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BUSINESS
June 7, 1994 | From Reuters
The U.S. Supreme Court said Monday that it will hear an appeal by the Clinton Administration and NationsBank Corp., the nation's third-largest bank, of a ruling that sharply limits banks' ability to sell annuities. The decision will be important for banks wanting to expand into a new type of products that generate fees, experts said. "If the court upholds the decision, it could shut down a very important area for banks," banking consultant Karen Shaw said.
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BUSINESS
June 7, 1994 | From Reuters
The U.S. Supreme Court said Monday that it will hear an appeal by the Clinton Administration and NationsBank Corp., the nation's third-largest bank, of a ruling that sharply limits banks' ability to sell annuities. The decision will be important for banks wanting to expand into a new type of products that generate fees, experts said. "If the court upholds the decision, it could shut down a very important area for banks," banking consultant Karen Shaw said.
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BUSINESS
February 11, 1997 | From Bloomberg News
The Securities and Exchange Commission has found signs of possible sales abuses by insurance companies selling variable annuities, prompting it to initiate an unprecedented inspection of 13 insurers. "We want to take an even harder look at annuity sales practices in the industry and at companies' supervisory systems," said Lori A. Richards, head of the SEC's compliance inspections and examinations office. Aetna Inc., Travelers Group Inc., Equitable Cos. and American General Corp.
BUSINESS
October 23, 2006 | Kathy M. Kristof, Times Staff Writer
Under pressure from teachers, an insurance company that sells individual retirement plans to Los Angeles school district employees has agreed to disclose the fees it collects from the mutual funds it offers as investment options. The fees, known as revenue-sharing payments, are common in retirement funds, including 401(k) plans. They are intended to cover the expense of marketing the plans, among other costs.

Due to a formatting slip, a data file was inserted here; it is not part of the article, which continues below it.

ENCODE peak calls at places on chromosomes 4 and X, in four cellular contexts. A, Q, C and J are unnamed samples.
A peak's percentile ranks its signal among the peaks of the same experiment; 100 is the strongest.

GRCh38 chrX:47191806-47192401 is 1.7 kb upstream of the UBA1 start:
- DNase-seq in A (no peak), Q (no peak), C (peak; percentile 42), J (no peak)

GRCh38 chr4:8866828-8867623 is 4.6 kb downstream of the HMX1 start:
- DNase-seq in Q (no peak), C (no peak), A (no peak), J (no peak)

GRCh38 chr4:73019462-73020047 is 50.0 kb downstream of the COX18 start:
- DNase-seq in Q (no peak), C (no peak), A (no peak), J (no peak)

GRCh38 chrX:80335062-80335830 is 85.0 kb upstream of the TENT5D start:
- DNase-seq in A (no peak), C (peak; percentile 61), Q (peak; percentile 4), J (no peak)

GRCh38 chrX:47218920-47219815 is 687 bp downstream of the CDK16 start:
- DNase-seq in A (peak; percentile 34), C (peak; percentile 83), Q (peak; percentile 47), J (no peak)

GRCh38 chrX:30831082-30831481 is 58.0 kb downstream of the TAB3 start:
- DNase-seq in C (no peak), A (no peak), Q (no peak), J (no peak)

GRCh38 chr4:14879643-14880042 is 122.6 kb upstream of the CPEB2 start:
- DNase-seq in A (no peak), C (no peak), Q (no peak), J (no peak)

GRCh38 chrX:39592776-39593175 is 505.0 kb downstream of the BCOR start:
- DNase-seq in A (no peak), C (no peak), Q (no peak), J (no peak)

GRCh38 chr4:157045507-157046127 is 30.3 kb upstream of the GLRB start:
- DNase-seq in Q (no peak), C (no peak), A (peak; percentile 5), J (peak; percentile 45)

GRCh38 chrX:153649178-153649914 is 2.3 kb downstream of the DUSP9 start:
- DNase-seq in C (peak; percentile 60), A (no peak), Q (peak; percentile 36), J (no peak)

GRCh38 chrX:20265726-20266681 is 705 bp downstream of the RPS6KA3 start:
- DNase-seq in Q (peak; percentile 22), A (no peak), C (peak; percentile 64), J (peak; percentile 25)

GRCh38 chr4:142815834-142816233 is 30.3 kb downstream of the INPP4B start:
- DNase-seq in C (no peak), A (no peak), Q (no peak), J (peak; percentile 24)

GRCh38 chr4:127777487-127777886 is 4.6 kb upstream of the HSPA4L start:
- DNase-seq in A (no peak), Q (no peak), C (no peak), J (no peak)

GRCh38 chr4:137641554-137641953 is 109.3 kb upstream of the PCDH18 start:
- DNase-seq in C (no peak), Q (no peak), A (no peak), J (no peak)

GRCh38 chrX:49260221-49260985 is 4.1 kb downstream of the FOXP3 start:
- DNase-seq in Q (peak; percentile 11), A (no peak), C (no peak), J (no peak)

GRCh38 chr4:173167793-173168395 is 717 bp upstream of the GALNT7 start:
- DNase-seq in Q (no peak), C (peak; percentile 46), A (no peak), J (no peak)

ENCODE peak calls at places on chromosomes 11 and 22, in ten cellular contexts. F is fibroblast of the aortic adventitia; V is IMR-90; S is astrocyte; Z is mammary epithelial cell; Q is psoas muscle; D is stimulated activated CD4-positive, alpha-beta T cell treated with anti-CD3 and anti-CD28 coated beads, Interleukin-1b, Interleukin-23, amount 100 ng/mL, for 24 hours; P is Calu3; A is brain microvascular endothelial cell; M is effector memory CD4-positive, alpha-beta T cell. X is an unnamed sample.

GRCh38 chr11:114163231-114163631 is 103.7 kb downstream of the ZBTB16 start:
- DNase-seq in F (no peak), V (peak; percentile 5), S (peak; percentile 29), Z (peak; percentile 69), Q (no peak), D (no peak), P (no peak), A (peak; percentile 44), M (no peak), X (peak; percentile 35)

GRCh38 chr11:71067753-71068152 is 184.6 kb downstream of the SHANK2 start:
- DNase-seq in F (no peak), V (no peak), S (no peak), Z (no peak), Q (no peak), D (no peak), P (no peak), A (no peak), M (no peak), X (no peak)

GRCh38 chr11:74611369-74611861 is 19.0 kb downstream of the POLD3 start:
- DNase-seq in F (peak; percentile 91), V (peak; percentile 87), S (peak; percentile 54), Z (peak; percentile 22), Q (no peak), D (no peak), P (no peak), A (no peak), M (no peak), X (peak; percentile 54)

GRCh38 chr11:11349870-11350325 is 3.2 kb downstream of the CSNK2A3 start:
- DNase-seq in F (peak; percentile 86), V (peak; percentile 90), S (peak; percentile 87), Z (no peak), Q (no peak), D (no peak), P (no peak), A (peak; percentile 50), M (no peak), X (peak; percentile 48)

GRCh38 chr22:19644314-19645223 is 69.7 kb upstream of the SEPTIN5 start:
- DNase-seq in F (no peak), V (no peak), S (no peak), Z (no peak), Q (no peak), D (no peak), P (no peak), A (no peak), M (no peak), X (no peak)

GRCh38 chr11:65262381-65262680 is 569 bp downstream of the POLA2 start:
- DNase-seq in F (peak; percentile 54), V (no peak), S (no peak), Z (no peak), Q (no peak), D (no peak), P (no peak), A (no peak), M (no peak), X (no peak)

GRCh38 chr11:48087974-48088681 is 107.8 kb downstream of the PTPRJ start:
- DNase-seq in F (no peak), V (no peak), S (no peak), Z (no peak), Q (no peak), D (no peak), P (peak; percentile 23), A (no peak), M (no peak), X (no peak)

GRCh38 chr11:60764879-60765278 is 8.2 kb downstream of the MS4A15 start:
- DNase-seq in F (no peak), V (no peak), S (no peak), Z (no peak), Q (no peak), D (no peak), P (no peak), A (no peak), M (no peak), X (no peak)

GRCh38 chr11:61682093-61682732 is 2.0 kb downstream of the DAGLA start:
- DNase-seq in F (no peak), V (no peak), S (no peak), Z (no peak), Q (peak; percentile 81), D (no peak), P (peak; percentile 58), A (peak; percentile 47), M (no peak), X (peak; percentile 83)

CALIFORNIA | LOCAL
March 5, 1989 | JEFFREY L. RABIN, Times Staff Writer
South Bay lawmakers received more than $54,650 in gifts and honoraria from special interests last year, according to annual economic interest statements filed last week with the state Fair Political Practices Commission. The statements show that, in some cases, local lawmakers received thousands of dollars in speaking fees, travel, expensive meals and entertainment from a wide variety of corporations or lobbying groups with an interest in legislation. Sen.
NEWS
November 13, 1989 | RICHARD SIMON and FREDERICK M. MUIR, TIMES STAFF WRITERS
One Saturday afternoon in March, insurance executive Glen A. Holden came home to his Bel-Air mansion to hear his grandson announce, "Hey gramps, the President's calling." In that surprise phone call, President Bush asked his old friend and financial supporter to serve as the next ambassador to Jamaica and to play a key role in formulating U.S. policy in the Caribbean.
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